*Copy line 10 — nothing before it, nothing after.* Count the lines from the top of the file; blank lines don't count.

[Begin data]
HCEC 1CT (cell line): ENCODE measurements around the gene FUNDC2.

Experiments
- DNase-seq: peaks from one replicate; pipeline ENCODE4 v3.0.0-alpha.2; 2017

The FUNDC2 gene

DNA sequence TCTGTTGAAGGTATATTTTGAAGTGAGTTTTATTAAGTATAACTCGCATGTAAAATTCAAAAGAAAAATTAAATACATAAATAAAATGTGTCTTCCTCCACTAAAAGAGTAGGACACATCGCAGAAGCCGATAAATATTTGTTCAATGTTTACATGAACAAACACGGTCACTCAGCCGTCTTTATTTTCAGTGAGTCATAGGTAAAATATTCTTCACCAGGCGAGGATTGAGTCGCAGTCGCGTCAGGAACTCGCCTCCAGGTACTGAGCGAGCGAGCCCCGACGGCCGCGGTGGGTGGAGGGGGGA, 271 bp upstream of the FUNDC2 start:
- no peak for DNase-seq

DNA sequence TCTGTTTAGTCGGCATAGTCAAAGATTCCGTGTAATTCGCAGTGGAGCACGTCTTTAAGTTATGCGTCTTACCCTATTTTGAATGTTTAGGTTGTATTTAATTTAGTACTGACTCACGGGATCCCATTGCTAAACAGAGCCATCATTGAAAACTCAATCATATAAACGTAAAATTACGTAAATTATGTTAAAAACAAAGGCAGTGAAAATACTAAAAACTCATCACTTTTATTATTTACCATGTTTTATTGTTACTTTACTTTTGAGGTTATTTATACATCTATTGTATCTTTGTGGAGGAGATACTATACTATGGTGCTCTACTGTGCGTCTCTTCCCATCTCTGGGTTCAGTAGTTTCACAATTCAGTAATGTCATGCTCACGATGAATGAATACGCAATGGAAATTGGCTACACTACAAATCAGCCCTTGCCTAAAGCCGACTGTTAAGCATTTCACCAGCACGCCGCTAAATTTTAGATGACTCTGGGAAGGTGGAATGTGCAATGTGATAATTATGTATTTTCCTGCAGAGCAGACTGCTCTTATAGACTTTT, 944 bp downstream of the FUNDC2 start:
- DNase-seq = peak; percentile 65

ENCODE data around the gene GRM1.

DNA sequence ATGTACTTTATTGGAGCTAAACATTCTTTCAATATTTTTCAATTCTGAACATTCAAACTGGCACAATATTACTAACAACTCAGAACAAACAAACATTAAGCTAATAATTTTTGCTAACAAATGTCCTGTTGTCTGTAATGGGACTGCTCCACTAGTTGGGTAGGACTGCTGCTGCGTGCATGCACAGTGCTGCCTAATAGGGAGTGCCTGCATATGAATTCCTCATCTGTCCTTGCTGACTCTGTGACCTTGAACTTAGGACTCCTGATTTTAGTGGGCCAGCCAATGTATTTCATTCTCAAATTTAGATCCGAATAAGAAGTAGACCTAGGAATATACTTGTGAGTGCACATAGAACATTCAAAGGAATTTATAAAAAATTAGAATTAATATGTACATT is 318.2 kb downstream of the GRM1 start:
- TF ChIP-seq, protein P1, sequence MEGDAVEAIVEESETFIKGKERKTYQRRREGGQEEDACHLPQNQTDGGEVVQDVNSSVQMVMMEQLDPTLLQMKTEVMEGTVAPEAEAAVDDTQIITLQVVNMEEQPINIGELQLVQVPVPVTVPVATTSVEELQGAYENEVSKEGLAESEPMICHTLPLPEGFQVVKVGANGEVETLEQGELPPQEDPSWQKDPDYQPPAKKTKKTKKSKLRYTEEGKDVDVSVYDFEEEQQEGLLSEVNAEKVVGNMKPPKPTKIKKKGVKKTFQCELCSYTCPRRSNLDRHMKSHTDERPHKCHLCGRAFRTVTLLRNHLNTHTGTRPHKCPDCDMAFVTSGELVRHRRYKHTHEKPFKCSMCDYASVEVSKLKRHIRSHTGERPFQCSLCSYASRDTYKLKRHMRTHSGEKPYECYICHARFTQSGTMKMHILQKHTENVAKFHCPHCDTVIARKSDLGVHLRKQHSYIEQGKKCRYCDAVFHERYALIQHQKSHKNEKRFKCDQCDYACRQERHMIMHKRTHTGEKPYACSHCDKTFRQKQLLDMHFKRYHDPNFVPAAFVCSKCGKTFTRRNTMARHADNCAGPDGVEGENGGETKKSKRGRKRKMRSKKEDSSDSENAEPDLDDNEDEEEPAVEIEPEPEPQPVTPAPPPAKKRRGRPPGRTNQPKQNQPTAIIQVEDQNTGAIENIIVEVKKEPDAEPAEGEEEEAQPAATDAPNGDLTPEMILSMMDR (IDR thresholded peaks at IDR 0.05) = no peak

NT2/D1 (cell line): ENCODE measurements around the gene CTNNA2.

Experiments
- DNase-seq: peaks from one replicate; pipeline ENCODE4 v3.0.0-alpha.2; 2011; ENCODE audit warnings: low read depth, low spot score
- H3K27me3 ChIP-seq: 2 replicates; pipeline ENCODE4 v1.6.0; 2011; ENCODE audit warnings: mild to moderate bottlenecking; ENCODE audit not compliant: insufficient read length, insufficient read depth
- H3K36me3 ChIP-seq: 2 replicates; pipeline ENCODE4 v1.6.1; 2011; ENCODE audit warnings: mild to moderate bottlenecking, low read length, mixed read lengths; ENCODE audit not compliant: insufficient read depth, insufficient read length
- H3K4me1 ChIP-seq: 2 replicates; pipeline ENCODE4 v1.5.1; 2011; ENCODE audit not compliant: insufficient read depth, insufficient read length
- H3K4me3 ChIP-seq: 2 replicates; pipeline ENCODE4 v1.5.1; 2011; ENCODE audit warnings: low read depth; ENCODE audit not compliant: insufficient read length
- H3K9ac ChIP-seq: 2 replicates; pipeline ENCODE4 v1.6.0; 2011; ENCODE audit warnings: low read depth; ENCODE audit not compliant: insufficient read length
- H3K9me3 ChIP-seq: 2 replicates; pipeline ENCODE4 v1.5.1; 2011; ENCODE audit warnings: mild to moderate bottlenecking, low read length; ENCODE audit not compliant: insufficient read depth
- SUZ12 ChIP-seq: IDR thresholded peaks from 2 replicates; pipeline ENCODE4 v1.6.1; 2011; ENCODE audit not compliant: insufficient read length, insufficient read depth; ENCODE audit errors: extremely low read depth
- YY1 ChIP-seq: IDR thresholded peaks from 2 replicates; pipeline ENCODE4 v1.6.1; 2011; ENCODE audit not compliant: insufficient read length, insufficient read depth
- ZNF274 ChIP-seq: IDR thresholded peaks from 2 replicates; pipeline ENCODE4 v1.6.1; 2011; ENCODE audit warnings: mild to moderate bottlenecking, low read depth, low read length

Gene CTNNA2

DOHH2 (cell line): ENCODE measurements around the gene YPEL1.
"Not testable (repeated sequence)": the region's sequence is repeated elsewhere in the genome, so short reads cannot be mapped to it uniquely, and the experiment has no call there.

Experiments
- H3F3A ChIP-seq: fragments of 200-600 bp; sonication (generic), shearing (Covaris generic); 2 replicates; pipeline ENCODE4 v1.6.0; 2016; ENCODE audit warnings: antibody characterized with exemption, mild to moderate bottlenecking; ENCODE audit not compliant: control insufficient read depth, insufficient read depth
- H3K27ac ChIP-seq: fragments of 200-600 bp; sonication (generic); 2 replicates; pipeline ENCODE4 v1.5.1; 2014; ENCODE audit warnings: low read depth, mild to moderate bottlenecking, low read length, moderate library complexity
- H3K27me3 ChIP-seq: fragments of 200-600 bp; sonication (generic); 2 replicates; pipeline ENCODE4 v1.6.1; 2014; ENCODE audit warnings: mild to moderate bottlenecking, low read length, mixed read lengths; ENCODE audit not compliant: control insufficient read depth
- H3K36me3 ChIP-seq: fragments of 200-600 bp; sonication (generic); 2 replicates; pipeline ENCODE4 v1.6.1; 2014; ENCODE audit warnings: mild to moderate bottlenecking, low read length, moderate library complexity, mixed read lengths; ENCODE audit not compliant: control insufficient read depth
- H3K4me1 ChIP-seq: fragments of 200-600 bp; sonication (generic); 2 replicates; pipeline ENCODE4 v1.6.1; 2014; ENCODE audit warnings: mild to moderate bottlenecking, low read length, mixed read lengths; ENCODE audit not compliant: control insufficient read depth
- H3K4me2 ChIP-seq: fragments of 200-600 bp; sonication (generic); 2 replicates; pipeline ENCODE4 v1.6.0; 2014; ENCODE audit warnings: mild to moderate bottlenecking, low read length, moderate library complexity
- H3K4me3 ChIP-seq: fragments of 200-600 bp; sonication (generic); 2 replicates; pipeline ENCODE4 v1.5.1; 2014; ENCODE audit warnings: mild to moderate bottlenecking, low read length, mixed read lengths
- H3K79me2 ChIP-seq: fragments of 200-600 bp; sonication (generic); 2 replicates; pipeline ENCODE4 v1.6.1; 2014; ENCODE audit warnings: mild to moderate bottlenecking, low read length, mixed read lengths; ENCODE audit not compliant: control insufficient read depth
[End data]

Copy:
DNA sequence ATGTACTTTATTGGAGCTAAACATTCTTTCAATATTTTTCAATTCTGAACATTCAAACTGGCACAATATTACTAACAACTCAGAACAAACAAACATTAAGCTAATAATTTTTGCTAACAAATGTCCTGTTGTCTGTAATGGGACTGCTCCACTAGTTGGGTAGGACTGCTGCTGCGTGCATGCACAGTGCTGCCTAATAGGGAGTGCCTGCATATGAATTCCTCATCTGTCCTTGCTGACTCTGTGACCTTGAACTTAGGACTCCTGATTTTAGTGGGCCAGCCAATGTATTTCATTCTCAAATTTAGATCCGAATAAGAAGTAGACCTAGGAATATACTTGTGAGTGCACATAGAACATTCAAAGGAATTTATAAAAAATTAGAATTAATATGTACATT is 318.2 kb downstream of the GRM1 start: